Maritime art is a category that includes various creations where the sea is the main character. Maritime art has a special atmosphere in which the sky and the water are the most important elements.
Exquisite maritime art has appeared since the Middle Ages. It was very popular especially in the 17th, 18th and 19th centuries. The subjects of this genre are landscapes that include ships in estuaries, beach scenes, storms, boats in their fight with huge waves, or boats on quiet waters, predisposing to calm, meditation and relaxation.
In the Romantic Period there was a reorientation in the style of maritime painting. Representative for this period is Le Radeau de La Méduse, created by Théodore Géricault between 1817-1819. The very large painting (491 cm x 716 cm) represents the moments after the shipwreck of the French frigate La Méduse, on July 5, 1816. Of the 147 people saved on rafts, only 15 survived during the 13 days on the sea, until they were found.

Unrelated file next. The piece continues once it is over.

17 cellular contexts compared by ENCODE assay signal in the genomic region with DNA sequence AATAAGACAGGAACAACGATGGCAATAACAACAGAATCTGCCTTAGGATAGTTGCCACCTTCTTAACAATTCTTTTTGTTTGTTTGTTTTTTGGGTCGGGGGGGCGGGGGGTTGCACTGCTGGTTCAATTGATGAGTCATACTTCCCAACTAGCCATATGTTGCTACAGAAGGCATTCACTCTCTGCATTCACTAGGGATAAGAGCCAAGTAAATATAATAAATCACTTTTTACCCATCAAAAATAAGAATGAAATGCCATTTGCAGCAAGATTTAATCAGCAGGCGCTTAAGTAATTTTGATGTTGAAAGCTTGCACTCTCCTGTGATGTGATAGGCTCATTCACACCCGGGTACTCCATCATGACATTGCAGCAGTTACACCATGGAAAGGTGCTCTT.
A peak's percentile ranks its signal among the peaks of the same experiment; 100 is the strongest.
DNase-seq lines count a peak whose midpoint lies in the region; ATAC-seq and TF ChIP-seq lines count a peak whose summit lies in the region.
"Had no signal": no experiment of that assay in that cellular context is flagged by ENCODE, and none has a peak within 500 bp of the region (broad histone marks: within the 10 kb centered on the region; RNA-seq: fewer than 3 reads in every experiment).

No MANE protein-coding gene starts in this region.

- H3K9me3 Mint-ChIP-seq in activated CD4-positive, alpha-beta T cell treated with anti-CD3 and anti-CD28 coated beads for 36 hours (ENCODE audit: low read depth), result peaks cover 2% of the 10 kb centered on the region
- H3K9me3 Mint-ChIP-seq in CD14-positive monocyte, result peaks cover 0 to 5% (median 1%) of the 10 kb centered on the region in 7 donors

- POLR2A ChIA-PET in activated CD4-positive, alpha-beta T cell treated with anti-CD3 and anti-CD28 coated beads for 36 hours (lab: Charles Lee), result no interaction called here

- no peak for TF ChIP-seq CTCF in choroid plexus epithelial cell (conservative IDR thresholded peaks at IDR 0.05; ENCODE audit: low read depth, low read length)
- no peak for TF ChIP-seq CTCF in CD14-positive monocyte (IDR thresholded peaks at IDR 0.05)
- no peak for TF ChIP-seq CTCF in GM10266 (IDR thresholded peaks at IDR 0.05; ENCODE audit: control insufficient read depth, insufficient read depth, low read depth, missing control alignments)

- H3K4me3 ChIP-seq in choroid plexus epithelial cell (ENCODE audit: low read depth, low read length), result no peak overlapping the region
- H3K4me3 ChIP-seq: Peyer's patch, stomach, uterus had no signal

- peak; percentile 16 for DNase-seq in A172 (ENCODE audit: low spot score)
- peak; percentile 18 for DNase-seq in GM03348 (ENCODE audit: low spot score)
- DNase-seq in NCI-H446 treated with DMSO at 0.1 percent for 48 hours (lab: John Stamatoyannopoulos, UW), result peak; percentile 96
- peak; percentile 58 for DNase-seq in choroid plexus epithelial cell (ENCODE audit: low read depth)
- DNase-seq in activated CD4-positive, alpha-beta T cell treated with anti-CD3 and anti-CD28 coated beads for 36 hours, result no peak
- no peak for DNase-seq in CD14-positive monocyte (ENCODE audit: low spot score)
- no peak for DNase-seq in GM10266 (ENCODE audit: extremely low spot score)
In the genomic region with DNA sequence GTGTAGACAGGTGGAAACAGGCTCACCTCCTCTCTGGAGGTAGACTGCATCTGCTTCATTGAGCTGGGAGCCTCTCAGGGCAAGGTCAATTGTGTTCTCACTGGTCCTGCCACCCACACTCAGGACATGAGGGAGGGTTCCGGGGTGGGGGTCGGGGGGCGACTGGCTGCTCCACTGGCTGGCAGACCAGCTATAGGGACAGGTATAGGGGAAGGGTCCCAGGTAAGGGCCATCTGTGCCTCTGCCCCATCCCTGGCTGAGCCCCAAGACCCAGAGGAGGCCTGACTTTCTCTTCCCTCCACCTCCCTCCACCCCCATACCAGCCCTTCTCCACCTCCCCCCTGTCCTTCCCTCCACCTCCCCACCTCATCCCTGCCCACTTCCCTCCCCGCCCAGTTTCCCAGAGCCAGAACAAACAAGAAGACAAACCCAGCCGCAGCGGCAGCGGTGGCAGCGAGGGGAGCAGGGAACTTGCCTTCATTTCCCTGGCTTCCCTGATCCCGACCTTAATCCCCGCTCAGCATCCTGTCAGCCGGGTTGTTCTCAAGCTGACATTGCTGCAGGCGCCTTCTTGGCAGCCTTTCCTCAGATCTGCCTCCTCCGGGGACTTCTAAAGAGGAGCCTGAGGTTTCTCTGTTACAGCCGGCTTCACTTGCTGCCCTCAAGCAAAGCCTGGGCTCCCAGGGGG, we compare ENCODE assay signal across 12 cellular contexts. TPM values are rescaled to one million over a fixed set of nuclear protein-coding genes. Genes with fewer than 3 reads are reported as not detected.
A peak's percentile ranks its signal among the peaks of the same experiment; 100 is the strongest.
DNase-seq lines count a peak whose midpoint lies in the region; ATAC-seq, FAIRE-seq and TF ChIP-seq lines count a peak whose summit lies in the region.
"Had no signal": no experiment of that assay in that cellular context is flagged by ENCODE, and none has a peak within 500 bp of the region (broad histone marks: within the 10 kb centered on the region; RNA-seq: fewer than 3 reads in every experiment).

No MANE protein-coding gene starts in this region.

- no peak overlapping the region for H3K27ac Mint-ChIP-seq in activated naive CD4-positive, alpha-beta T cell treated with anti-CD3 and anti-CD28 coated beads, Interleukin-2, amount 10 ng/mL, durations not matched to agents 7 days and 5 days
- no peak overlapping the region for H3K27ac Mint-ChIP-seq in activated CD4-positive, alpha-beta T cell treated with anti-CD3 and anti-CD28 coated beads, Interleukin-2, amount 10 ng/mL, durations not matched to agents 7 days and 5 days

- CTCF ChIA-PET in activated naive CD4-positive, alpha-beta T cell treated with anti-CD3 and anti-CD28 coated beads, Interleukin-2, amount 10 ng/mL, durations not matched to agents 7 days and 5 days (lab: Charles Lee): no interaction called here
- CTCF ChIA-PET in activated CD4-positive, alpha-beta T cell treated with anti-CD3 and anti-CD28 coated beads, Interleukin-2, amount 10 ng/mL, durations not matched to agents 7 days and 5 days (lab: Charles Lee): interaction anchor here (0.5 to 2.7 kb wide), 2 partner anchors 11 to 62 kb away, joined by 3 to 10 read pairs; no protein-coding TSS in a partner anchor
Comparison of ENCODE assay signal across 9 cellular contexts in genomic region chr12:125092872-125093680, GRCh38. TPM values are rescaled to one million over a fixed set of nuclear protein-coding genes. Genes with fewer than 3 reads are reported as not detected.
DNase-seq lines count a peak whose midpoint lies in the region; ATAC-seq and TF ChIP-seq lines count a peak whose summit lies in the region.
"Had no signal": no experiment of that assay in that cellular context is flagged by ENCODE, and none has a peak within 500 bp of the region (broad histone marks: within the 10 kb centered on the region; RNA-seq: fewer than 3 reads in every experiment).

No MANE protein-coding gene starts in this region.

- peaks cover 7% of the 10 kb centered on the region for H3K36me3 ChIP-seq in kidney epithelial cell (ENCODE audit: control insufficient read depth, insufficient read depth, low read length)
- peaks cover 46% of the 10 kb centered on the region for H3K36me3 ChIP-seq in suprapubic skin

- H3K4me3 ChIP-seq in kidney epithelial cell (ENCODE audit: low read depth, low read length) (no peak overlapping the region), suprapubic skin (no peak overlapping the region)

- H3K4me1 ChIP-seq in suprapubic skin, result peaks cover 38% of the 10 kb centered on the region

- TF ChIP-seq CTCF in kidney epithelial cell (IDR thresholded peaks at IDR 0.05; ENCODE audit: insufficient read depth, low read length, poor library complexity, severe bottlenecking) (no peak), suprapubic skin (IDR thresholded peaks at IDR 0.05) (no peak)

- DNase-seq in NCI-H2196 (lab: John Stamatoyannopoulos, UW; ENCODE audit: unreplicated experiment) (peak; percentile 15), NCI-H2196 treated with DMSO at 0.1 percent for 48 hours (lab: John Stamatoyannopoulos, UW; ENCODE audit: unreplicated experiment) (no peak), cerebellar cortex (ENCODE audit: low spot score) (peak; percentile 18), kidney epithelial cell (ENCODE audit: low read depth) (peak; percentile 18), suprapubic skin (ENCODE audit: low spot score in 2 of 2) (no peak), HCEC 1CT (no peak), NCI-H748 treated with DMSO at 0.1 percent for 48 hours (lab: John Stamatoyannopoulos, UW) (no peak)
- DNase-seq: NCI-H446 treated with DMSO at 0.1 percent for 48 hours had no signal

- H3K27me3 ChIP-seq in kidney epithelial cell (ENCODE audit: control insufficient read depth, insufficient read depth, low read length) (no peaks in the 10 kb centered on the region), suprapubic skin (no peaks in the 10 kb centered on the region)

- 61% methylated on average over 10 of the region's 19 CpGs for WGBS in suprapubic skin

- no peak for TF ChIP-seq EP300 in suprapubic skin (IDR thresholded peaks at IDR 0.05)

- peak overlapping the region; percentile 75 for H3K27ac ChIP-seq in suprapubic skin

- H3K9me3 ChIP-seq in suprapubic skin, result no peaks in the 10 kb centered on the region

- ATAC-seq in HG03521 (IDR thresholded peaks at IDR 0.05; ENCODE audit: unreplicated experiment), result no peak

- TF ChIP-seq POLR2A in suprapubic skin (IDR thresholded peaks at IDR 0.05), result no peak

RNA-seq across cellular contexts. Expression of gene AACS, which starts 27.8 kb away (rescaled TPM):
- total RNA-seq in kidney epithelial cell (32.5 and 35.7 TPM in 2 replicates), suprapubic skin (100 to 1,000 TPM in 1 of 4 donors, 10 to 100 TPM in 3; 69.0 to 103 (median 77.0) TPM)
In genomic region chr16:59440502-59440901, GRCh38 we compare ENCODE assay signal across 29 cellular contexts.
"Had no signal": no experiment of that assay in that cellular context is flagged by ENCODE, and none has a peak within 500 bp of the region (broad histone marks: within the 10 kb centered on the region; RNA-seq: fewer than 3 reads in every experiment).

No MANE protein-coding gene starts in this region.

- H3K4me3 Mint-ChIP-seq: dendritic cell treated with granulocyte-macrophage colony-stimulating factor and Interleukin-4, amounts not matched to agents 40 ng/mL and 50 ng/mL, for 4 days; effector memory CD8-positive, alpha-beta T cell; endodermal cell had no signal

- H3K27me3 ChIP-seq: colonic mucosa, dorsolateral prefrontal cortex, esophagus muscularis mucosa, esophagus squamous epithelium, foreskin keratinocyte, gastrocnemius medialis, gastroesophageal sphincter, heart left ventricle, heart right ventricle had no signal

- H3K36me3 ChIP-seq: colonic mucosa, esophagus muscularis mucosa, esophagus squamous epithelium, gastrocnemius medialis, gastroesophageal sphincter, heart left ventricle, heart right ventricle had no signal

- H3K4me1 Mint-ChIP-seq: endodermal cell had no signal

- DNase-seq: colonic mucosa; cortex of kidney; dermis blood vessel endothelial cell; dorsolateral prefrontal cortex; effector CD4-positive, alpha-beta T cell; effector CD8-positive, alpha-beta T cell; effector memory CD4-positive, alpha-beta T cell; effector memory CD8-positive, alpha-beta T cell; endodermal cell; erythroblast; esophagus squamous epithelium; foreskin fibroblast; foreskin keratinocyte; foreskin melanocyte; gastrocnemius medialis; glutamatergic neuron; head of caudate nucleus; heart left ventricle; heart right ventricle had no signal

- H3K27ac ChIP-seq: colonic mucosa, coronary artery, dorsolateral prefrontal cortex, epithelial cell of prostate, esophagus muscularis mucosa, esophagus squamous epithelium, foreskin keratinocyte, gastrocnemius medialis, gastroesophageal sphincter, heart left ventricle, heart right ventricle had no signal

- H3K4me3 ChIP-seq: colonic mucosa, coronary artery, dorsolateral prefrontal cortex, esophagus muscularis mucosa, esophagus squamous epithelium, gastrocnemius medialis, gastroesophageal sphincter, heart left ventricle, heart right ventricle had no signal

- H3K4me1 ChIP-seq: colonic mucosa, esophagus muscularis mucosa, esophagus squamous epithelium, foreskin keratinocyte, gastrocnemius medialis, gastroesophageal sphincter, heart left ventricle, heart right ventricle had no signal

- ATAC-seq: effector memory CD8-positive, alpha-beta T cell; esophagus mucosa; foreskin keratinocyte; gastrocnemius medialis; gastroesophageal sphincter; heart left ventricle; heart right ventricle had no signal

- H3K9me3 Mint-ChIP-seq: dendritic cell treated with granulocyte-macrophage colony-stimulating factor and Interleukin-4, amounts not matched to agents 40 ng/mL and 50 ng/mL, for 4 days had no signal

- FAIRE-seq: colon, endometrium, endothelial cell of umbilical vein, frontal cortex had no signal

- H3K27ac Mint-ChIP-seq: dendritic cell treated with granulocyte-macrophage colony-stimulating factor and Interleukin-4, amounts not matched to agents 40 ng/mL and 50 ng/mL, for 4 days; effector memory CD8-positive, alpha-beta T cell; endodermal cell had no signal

One of the great 19th-century marine art creators was the Russian Ivan Aivazovski, who really loved the sea, and this is obvious in each of his approximately 6,000 paintings. His favorite themes are sea storms, but also historic events, such as the Battle of Navarino in 1827, which he transposed into a painting in 1846.